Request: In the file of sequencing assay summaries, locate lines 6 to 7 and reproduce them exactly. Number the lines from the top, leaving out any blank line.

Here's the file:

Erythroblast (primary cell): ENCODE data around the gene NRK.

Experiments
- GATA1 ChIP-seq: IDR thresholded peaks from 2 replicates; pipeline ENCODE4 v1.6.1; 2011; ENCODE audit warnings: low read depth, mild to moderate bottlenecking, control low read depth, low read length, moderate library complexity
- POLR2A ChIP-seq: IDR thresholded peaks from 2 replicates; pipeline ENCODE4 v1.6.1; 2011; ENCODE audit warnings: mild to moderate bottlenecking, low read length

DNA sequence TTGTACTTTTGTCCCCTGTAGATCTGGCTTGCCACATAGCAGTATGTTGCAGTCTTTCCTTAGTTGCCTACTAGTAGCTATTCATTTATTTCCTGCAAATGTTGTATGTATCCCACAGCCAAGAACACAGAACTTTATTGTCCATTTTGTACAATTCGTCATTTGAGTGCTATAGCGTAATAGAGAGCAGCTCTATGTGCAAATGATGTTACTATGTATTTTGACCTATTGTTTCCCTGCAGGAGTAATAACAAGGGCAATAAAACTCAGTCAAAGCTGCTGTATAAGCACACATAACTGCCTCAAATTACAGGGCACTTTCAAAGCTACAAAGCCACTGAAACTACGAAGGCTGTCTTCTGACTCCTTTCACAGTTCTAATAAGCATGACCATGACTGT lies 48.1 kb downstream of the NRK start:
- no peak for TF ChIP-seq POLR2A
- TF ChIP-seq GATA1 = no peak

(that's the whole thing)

- no peak for TF ChIP-seq POLR2A
- TF ChIP-seq GATA1 = no peak